However, it was the mention of the sale of authorship for publication in a well-known journal, seen in a comment on Pubpeer, that prompted me to create my undercover persona. A quick search on Facebook led to an ecosystem of groups offering “editorial services” or “paper writing support,” euphemisms that encompass activities such as evading plagiarism detection or guaranteeing publication in various Web of Science and Scopus-indexed journals, for prices ranging from a few hundred to a few thousand dollars. Interested buyers are directed to WhatsApp or Telegram, where titles and topics of available papers with “author positions available” are listed multiple times a day.

Publication fraud is also not limited to “other people.” Every researcher needs to take some precautions, as Anca Turcu, a senior lecturer at the University of Central Florida, discovered in March. While browsing her Google Scholar profile in preparation for a review, she discovered the title of a paper that she did not write, about a topic having nothing to do with her research, in a journal she had never heard of. To make matters worse, the article was plagiarized. The article appears to be an attempt by a disreputable publication to bolster its image by including papers “authored” by well-known researchers. Turcu's experience emphasizes the importance of researchers conducting periodic audits of their Google Scholar profiles.

Moreover, scientists should be wary of offers to collaborate as guest editors on a special issue with unfamiliar people. In recent cases, there are examples of researchers with legitimate research records being associated with known bad actors as guest editors on special sections. The invitee likely assessed the inviter's credibility based on their Google Scholar profile, saw a prolific publication history and high H-index, and agreed to participate. Because modern publication fraud can massively inflate H indices and publication records, additional careful screening must be done of potential academic collaborators. This is aligned with best practice for cybersecurity, which warns us to be very wary of collaborations with anyone we haven’t met personally or professionally.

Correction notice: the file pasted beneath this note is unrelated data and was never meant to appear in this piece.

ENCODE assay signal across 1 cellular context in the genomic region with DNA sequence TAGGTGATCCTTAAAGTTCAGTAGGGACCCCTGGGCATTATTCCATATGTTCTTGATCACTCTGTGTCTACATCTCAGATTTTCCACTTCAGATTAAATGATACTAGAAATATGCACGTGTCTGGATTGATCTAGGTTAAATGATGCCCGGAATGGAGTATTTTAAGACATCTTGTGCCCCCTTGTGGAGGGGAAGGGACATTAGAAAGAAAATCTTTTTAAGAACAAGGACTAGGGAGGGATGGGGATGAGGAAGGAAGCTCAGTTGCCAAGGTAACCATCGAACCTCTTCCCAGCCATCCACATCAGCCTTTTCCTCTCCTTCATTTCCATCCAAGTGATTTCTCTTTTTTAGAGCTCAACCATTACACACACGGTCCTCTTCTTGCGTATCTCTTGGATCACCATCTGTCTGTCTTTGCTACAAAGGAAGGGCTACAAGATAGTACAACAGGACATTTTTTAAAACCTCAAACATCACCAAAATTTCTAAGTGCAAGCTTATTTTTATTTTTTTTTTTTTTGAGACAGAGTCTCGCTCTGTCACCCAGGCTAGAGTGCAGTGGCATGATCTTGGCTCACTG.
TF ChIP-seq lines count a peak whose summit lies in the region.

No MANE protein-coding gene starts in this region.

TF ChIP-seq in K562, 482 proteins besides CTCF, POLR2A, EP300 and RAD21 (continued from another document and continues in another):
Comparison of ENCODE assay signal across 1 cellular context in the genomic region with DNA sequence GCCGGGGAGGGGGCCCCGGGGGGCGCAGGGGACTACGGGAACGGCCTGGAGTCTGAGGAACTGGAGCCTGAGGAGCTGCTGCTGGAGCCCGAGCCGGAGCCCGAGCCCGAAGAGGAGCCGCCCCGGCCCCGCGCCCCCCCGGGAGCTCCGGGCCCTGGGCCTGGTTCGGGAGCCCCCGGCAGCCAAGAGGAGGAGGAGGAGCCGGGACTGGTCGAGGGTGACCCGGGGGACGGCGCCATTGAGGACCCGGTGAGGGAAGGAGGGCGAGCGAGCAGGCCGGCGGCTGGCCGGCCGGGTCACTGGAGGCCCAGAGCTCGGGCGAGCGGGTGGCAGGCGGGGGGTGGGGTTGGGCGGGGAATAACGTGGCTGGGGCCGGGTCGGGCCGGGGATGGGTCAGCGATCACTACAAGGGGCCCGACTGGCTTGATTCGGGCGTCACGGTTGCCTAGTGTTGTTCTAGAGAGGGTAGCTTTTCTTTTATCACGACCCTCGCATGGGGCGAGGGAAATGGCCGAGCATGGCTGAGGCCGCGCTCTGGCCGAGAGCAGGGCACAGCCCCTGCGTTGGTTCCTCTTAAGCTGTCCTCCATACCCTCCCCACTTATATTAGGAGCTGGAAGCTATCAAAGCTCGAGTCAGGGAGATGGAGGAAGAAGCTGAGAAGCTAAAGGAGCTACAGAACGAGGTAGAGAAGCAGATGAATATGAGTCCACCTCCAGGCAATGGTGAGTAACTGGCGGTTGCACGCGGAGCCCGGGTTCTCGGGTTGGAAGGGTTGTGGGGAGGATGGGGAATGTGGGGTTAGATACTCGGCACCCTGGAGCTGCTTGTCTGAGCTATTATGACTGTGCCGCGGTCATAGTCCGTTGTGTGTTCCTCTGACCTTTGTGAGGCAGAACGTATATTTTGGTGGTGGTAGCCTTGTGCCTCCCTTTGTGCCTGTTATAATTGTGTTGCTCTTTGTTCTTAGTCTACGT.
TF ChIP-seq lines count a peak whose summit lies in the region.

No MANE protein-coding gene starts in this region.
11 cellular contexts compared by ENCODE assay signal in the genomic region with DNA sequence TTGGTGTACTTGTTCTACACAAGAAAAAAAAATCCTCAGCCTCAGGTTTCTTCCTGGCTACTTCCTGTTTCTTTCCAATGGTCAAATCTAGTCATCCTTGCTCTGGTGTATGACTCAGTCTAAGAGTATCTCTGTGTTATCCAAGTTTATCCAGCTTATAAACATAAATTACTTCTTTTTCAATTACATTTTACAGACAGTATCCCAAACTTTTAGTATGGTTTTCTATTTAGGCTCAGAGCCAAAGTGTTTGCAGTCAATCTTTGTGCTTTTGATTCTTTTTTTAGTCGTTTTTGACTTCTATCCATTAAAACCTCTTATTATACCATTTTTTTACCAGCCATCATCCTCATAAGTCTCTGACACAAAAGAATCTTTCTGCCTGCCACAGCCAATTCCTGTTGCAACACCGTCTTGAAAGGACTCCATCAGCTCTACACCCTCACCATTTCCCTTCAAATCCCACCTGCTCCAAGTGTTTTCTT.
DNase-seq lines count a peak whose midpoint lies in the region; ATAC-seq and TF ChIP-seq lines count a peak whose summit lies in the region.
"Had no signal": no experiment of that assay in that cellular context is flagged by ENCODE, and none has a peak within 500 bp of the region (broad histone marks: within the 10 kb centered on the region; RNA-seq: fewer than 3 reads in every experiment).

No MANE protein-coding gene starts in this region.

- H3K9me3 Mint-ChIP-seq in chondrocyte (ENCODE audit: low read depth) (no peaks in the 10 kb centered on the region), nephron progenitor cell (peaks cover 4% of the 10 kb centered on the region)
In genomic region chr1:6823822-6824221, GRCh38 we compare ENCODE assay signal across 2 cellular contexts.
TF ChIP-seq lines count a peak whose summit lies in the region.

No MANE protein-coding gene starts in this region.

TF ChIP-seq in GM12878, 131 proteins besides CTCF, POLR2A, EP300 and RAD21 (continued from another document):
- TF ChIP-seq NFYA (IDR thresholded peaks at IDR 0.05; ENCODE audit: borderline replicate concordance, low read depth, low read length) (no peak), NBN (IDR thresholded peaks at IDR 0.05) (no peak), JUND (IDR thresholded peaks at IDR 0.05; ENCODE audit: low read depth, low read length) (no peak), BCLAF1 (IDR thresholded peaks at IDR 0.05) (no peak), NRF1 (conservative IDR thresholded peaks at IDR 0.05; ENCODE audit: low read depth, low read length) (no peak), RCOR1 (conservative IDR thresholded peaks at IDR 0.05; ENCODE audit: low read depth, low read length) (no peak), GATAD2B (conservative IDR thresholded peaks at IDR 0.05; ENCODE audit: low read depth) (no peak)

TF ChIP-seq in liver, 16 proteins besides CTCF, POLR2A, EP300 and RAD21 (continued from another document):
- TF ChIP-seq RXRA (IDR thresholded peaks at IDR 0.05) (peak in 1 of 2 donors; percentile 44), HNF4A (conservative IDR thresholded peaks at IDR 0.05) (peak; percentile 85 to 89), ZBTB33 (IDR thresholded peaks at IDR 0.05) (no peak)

The final and possibly most important takeaway is to publish research papers with reputable publishers, particularly nonprofit or society publishers. The latter are not immune to infiltration by bad actors, as the opening of this article points out, but they’re also not motivated by monetary gain—an incentive that has likely allowed publication fraud to flourish among for-profit open access publishers, where paper volume equals profit. Nonprofit and society publishers, on the other hand, are quick to identify and root out fraud when it’s discovered, and they are motivated only by integrity and service to their research community.

Meanwhile, my undercover sting operation into authorship for sale continues with the intensity of a Mission: Impossible movie (played at 1/100th speed and with 100 percent fewer explosions). If, in the end, I can uncover the name of even one person to hold accountable for creating distrust in science, it will be worth the chase.


Gwen Weerts is the Editor in Chief of Photonics Focus, and the SPIE Journals Manager.